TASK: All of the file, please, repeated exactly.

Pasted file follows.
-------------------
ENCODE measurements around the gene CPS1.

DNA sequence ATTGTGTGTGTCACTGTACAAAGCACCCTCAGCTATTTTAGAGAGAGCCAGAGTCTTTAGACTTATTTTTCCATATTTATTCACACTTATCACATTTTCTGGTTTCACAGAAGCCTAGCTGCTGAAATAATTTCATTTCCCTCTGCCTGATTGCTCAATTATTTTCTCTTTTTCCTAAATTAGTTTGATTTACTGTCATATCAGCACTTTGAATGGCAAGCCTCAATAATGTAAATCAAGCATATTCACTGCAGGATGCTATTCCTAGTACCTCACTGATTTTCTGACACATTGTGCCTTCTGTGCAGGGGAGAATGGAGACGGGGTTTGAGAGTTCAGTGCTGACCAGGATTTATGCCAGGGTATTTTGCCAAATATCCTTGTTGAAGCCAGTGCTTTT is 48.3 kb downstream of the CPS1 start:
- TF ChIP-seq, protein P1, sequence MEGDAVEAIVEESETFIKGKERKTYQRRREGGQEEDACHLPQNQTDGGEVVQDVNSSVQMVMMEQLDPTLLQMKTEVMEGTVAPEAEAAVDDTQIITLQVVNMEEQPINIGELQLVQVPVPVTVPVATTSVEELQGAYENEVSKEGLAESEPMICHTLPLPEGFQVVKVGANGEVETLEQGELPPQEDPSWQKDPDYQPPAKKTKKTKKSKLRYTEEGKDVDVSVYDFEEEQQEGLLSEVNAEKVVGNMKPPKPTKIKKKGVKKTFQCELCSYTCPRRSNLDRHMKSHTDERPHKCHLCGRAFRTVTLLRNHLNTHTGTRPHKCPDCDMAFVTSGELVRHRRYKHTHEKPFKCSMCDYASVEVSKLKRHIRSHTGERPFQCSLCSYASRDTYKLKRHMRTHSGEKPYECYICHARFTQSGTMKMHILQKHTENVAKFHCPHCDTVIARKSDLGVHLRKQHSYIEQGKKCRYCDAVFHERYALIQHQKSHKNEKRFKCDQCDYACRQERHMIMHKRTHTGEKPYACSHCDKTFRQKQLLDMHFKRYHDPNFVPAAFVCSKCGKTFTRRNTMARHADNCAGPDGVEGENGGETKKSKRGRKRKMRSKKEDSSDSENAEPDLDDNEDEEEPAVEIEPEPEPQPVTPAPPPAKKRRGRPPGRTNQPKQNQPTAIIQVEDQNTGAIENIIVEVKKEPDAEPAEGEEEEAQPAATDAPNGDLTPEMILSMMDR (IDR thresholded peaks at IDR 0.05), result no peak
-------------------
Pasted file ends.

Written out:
ENCODE measurements around the gene CPS1.

DNA sequence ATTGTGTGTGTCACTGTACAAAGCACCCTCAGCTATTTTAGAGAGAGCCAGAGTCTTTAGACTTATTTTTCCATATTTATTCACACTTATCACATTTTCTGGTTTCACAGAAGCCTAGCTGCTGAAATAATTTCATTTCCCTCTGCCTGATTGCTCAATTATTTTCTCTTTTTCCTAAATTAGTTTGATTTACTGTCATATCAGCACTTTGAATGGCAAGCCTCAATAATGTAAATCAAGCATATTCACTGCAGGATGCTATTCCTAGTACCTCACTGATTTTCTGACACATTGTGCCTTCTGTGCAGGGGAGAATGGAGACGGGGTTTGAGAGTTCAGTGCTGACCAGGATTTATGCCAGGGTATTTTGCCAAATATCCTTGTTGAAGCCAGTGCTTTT is 48.3 kb downstream of the CPS1 start:
- TF ChIP-seq, protein P1, sequence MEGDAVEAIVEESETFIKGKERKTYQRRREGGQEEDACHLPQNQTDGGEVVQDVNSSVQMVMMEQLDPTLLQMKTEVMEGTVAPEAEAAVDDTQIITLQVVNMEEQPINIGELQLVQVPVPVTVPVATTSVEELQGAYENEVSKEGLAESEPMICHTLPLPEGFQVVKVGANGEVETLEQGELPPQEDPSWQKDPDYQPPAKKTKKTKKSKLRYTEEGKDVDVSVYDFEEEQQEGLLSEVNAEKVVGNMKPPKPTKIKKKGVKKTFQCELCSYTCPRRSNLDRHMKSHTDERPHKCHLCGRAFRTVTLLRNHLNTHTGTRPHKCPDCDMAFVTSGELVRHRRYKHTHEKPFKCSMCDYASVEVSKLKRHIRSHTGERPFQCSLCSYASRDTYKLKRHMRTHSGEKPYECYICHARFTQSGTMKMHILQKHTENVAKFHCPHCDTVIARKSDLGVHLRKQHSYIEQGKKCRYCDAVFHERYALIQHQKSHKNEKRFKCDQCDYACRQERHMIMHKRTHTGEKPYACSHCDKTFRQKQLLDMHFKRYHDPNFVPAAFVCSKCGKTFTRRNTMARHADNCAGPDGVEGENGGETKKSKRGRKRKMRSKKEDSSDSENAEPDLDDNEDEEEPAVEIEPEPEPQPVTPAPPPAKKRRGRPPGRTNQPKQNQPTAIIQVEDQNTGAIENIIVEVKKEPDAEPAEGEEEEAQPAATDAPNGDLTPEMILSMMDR (IDR thresholded peaks at IDR 0.05), result no peak